JC: Is there an established expat community in the area where you live? How important is this in your day-to-day life?
LP: I’m very integrated into the local community and feel more Spanish than English now to be honest. Before I had my son I didn’t mix in expat circles at all and could count my English speaking friends on one hand. My social circle has now expanded and includes a lot of expat friends, mainly through “mums/kids” activities. Our social life is probably 50/50 English/Spanish.
JC: Has Barcelona (and more specifically, Barceloneta) become more “expat friendly” during your time living here?
LP: Yes definitely, Barceloneta has changed enormously in the last 20 years, it used to be an area of the city that was considered a bit “edgy” now its becoming a “cool” neighbourhood with lots of expats moving in and renovating old properties.
JC: What have been the biggest changes in the city since you first moved here?
LP: I first came to Barcelona before the Olympics so I can see changes in every aspect of the city, from the people to the buildings and infrastructure. For me the most impressive change is the beach renovation, 20+ years ago the whole beachfront as we know it now didn’t exist. It used to be like a quaint fishing village, a ramshackle jumble of fishing boats, warehouses and spit & sawdust seafood chiringuitos (beach bars). A million miles away from the current luxury skyscraper skyline of the Hotel W, Diagonal Mar etc.
JC: Does your son attend a local school or an international school? Why did you make that decision?
LP: My son goes to the Hamelin International School in Alella. I’m a firm believer in the benefit of children learning multiple languages from an early age, the current political climate in Catalunya means that state schools teach exclusively in Catalan which I personally consider to be a rather limiting option in todays increasingly international world. I chose this particular school as it follows the International Baccalaureate system, most of the students are Catalan which avoids the high rotation of expats that other international schools suffer, the curriculum is totally trilingual (English, Catalan, Castellano) from age 3 and by age 5 they incorporate a foreign language (Chinese, French, German), it’s also secular and puts a high emphasis on work/life balance and the importance of creating well balanced, happy kids and adults.
JC: In 2013, Barcelona saw its highest ever tourism figures, and increasing numbers of international residents are flocking to live there. What, in your opinion, makes Barcelona so unique and appealing?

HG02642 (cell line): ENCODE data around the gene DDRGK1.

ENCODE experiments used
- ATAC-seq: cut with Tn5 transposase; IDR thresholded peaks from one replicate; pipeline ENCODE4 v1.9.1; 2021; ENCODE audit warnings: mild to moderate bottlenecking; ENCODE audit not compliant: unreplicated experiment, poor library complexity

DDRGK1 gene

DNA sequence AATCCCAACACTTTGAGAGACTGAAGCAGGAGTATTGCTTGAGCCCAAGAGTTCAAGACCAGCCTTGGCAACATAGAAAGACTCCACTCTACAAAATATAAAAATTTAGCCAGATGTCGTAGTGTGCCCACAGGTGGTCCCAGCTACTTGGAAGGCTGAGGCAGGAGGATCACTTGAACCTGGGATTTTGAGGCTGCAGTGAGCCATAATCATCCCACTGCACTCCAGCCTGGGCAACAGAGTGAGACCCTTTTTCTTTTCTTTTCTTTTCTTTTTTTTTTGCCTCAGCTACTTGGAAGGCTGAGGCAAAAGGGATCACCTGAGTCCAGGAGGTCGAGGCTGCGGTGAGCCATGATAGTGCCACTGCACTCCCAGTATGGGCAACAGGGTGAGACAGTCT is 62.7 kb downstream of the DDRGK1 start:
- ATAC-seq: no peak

LP: Everything ! But I guess I’m biased !
JC: You currently work in Marketing for the media and publishing group, Grupo Planeta. Describe a typical day.
LP: My son gets picked up by the school bus at 8.20am, then I get my only “me time” of the day, we’re members of Club Natacio Barcelona which overlooks the Barceloneta beach, I love swimming my morning laps watching the sun come up over the sea, it also gives me time to think in peace and organise my day. Then I dash across the city on my Vespa (the best way to travel in rush hour) to my office, I usually spend most of the day in meetings and work through until 18/20h depending on the day, contrary to popular belief long lazy weekday siesta lunches are non existent as lunch involves a quick bite to eat in the canteen, I have a great nanny who collects my son from the bus at 6pm several times a week, then we usually either have some kind of after school activity water polo, surfing, swimming or we skateboard along the beach, meet up with friends and have a drink in a beach chiringuito. We aim for a 9pm bedtime during the week which sounds late for a British 6 year old but it’s totally normal here, quite often friends will pop round and stay for dinner which tends to be around 10pm.
JC: Tell us about some of your favourite places in the Barcelona and the surrounding area and why?
LP: As you can already tell I’m a total fan of the Barceloneta and the beach, I also love Cuitat Vella & the Born. I can happily spend hours wandering around the old city, discovering new places, shops, bars & restaurants and visiting museums. We spend quite a few winter weekends snowboarding in the Spanish Pyrenees & most of the summer either on the Costa Brava or Costa Azahar .
JC: Finally, what advice would you give others considering moving to Barcelona (or the rest of Spain)?
LP: Just do it !